Business and Law: Marketing Manager Discussion
You are the Marketing Manager for Wecan-Furnish-It Office Supply Company. In your role, you work with your company’s sales staff. This staff is divided between personnel who travel to make face-to-face calls and those who answer the phones and accept orders during these conversations. In addition to the sales staff, you also are responsible for the technicians who ensure online orders can be placed and filled.
The transactions with customers range from supplying an entire office building with furniture to delivering small amounts of basic office supplies. As you study the documentation, including purchase order forms and confirmation statements, of these various transactions, you wonder about the answers to the following questions:
- When does the negotiation end and a binding contract exist?
- If there is conflicting language in the buyer’s purchase order and the seller’s confirmation, which Language controls?
- How can you determine when a contract has been performed fully?Be sure to draft your answers in paragraph form, discussing each question thoroughly. You will also need to reply substantively to a classmates’ posting.
Hello-Hello is a U.S. telecommunications company with global operations. Sophia is an assistant vice president of Hello-Hello. She is dispatched to China to handle two situations. First, a shipment of 500 cases of cell phones is stalled in customs. She is assigned the task of getting the goods out of customs and into retail stores. Sophia learns through the grapevine that customs officials expect $5 (U.S.) per case to help “speed things along.”
Second, she is instructed by her boss to do “whatever is necessary” to secure cell tower permits from local officials in two outlying areas. A local agent suggests that she give him $500,000 in cash so they can get to know the officials better. When Sophia asks him what the money will be used for, he tells her that he wants to take them out to dinner, maybe on a weekend outing in the city and that he generally needs “flexibility.”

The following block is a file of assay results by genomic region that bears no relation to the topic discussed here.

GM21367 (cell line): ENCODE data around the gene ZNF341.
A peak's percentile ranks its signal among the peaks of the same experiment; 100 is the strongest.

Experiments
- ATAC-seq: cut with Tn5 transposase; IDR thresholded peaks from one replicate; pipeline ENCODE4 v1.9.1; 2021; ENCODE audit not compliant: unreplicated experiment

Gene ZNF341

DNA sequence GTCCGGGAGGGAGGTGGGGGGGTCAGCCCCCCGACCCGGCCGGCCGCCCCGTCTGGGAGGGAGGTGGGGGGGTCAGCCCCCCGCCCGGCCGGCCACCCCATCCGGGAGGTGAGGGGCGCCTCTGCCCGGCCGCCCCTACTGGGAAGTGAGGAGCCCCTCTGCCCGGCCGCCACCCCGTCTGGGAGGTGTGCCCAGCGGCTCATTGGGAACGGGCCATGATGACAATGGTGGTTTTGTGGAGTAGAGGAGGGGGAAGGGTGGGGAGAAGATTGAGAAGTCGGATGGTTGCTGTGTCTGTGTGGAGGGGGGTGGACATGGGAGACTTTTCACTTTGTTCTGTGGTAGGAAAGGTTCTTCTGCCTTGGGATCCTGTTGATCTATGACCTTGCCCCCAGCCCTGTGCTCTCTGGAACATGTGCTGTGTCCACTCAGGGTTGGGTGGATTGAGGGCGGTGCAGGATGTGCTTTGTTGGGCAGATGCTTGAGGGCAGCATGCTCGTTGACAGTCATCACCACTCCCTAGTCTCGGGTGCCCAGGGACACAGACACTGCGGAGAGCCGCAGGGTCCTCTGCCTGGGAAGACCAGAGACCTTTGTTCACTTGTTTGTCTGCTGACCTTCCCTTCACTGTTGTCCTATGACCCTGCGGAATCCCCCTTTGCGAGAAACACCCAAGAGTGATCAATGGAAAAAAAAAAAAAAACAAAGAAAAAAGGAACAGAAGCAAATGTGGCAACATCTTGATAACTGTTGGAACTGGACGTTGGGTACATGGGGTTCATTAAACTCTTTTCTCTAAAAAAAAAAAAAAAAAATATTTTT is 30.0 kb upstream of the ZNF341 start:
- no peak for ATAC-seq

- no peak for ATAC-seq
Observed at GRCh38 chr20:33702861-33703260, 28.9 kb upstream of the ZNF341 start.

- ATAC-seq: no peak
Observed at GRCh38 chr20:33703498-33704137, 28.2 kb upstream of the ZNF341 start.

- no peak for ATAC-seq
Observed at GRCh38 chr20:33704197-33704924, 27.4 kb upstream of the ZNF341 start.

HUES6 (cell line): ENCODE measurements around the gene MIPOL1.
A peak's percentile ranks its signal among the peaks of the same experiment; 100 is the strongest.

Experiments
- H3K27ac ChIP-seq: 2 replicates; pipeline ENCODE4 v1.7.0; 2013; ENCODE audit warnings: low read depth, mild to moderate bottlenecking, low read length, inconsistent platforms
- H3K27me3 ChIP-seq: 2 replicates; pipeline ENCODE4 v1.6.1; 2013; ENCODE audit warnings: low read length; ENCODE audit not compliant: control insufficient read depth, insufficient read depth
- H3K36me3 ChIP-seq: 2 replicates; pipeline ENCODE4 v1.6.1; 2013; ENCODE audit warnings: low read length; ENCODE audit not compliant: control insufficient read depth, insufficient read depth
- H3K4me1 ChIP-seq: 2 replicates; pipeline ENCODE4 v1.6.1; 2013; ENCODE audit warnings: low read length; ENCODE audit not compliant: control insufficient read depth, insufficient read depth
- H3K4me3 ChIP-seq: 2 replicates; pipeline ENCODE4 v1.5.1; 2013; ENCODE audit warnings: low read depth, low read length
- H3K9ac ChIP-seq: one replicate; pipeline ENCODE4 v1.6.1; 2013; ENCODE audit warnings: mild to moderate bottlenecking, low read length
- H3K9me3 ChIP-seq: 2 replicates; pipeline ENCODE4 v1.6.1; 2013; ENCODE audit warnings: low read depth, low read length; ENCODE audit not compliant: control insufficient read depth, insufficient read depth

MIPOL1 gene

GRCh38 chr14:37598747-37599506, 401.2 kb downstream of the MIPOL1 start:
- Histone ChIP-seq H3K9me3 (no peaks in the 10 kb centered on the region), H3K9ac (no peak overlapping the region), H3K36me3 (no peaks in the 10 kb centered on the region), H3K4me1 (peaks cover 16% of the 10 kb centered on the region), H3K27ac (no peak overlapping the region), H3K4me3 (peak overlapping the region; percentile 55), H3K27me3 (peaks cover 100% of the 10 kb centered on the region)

- Should Sophia call the home office to ask for advice?
- If her boss says to pay the money, should she do it?
- What potential legal problems are presented by the payments?
You and two of your college roommates have discussed plans to open a restaurant.You intend to attract college-age students who are health- and fitness-minded to your restaurant. You and your co-owners agree that each will invest equally in terms of time and money. However, in addition to contributions made by each of you, another $700,000 is essential for the restaurant to succeed.
1. What type of organization is best suited for this business activity?
2. What steps would you take to manage the restaurant during times that you and your co-owners are not present?
3. What liabilities do you and your co-owners face?
Two former roommates from college contact you about an opportunity to make big money. Their idea is to start a business to market a new video game system (the computer science major developed the software; the engineer created the hardware). They estimate it will take $5 million to $10 million to begin production, and they want to raise money by selling shares in the company to investors. They think their product is superior, and they are aware of the time factor. They want to get started as soon as possible.
Your field of expertise is securities marketing.
- Can the three of you just begin advertising for investors?
- What steps must be followed to comply with the law?
- How much time is needed before potential investors can be approached legally?
You just had one of those days—exciting and overwhelming. As your company’s director of human relations, you have dealt with an employee asking how much leave he can take when his wife has their first baby next month. A phone call from the company’s CFO involved discussions of potential layoffs in order to “make the budget.” A group of employees came to meet with you, and they indicated they were talking with union organizers as a way to combat the company’s policy of monitoring phone calls and e-mail messages. Another group of employees expressed their feelings that they were not being paid for all the time they worked. Before heading home, you take a few minutes to reflect and ask yourself the following questions:
- How is the workday calculated?
- What legal requirements have to be met before layoffs can occur?
- What is the company’s responsibility to educate employees about their rights under the FMLA?
- Can your company properly monitor its employees’ phone calls and e-mail messages?